It's interesting to taste Macallan unwreathed of all that sherry. Occaisonally, an unsherried merchant's version shows up on the market, i.e., Macallan whisky sold young to an independent whisky broker and aged in the latter's warehouse in ex-bourbon or other barrels not showing sherry influence. Some of these merchant's bottlings are also from sherry wood aging and that version approximates closely The Macallan - Macallan sold by the distillery which always is aged in ex-sherry wood. But the non-sherry Macallan is a chance to see what Macallan is like without the sherry. It is good, but not nearly as good as the official sherried version. It tastes (in my experience) rather thin, showing distillery character but not much complexity. The sherry is what really makes The Macallan, in my view.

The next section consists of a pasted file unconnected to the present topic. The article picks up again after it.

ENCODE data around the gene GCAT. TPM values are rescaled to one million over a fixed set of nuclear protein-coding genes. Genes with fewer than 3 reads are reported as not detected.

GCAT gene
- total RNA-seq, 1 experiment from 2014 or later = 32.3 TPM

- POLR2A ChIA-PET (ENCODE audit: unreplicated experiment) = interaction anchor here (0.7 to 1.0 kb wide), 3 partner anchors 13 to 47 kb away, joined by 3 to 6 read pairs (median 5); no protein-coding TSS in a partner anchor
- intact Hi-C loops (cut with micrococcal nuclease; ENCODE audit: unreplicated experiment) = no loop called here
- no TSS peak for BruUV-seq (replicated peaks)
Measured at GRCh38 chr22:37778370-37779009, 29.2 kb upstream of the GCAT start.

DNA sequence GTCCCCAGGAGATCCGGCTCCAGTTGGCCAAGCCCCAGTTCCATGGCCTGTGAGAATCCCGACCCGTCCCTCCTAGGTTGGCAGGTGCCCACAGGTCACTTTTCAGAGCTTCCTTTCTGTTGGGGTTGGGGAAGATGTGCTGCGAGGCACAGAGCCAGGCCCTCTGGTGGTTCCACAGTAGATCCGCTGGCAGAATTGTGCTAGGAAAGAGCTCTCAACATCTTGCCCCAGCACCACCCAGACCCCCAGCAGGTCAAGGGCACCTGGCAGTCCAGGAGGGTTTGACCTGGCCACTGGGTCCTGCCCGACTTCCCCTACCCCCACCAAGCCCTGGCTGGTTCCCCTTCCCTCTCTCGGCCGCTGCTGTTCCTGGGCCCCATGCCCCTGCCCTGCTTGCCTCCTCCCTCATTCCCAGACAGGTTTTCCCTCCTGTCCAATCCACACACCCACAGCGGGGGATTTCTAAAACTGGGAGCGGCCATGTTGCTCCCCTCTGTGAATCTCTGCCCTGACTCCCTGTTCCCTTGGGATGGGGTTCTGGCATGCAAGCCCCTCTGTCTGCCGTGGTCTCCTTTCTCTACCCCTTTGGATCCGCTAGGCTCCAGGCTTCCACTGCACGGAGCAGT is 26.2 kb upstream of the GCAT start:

In word, unsherried Macallan, or any whisky not too peated or sherried, does tend to resemble the palate of some rye whiskeys (notably Old Overholt).